Tax Bill Plans to Eliminate Natural Disaster Deductions
WASHINGTON — The tax bill currently making its way through the Congress, which is expected to pass and be signed by the president, would eliminate a deduction that benefits victims of hurricanes, tornadoes, wildfires, and other natural disasters, according to Newsweek.
The deduction in its current form allows tax filers to claim up to $20,000 dollars, according to the Internal Revenue Service, on uninsured losses in cases of natural disaster. In 2015 alone, the IRS saw $1.6 billion in natural disaster deductions, according to Newsweek.
The tax bill currently under debate looks to eliminate the deduction for victims of any natural disaster not declared an official federal disaster by the president such as those due to localized storms.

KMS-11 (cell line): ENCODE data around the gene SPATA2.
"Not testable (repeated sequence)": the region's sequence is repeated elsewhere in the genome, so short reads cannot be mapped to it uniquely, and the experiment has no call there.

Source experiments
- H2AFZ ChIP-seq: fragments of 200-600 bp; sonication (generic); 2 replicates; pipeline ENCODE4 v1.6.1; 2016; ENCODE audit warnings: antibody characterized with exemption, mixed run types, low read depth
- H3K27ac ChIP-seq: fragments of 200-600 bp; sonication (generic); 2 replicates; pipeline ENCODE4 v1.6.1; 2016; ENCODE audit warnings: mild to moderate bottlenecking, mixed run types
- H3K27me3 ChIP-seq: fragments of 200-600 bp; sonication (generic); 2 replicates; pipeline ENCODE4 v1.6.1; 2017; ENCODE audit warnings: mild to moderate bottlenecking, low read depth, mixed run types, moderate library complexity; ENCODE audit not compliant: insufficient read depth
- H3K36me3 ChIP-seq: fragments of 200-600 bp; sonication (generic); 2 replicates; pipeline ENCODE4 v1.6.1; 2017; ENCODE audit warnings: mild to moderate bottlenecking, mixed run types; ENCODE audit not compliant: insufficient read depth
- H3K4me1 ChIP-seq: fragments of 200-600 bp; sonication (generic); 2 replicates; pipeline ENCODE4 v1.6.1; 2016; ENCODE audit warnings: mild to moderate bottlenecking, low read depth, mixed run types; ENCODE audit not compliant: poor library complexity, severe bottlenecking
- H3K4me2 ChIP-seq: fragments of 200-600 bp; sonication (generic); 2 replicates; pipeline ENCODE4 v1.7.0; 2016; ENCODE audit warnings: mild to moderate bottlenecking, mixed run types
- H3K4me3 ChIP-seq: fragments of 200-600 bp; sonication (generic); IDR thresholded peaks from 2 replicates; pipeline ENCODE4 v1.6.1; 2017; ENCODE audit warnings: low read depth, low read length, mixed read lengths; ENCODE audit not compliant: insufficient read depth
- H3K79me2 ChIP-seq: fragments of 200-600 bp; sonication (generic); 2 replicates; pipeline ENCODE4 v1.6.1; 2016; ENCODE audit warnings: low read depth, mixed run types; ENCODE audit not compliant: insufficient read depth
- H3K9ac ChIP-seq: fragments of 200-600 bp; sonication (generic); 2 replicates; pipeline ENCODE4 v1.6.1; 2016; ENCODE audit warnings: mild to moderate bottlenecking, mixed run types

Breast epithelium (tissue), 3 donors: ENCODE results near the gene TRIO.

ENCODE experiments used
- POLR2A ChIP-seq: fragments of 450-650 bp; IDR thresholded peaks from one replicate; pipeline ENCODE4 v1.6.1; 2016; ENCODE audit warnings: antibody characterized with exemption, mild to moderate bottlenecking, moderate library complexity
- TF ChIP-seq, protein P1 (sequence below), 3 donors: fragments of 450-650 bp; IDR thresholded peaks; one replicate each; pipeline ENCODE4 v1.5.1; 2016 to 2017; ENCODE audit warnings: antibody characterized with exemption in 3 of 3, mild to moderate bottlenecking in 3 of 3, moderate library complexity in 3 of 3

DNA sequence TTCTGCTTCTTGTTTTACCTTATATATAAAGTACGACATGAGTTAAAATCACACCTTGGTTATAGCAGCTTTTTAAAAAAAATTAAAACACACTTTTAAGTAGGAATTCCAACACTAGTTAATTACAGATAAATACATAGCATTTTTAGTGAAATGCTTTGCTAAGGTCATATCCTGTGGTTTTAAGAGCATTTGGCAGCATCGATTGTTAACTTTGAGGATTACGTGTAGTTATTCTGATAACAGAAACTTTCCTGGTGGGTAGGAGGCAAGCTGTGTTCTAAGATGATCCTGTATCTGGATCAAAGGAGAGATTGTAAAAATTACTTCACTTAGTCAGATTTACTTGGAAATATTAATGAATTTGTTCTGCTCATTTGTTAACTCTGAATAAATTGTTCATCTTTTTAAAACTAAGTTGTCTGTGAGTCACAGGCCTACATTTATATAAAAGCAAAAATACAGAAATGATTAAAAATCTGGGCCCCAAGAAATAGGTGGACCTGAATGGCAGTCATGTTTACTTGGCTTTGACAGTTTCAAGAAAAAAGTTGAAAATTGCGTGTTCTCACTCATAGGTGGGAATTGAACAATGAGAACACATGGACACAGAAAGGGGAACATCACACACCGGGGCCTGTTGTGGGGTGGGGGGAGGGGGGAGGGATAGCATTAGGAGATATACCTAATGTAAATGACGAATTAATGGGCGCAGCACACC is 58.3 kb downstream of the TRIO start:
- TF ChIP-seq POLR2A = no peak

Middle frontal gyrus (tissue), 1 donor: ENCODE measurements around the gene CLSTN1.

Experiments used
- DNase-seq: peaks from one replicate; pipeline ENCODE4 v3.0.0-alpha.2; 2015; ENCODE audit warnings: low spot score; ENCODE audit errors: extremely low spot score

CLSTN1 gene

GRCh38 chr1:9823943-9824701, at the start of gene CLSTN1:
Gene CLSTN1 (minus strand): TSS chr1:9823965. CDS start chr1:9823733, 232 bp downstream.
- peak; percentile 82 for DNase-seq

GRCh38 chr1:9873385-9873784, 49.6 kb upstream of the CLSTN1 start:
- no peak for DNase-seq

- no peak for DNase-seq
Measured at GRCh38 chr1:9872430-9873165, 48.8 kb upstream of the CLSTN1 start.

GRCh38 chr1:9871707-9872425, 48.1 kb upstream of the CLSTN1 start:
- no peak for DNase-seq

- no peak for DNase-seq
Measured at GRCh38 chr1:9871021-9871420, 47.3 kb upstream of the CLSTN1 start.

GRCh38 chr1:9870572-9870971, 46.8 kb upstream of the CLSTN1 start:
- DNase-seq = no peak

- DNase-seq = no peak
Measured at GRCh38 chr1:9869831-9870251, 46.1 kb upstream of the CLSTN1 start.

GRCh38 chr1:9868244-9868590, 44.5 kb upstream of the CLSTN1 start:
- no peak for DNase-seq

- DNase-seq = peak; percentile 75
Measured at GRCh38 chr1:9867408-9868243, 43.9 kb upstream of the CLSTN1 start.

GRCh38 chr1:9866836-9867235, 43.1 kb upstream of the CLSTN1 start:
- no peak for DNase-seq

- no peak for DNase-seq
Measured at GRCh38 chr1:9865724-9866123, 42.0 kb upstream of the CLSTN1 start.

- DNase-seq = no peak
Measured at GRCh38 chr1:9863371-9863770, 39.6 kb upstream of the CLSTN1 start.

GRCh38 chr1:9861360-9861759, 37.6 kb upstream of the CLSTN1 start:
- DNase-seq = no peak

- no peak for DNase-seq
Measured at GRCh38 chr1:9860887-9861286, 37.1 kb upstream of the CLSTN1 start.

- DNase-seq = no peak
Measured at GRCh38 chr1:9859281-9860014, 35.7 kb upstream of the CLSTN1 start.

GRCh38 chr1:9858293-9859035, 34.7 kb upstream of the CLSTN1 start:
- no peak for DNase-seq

With 2017 concluding as one of the most devastating years for natural disasters — including Hurricanes Irma, Harvey, and Maria, which are among the costliest in U.S. history, and the most destructive wildfire year in California history, which caused approximately $180 worth of damage and an economic impact estimated at more than $500 billion, according to AccuWeather — there has been push back from those aware of the deduction’s elimination.
If the tax bill passes with the elimination in its current form, restoration professionals can expect at least some affect on their bottom line moving forward.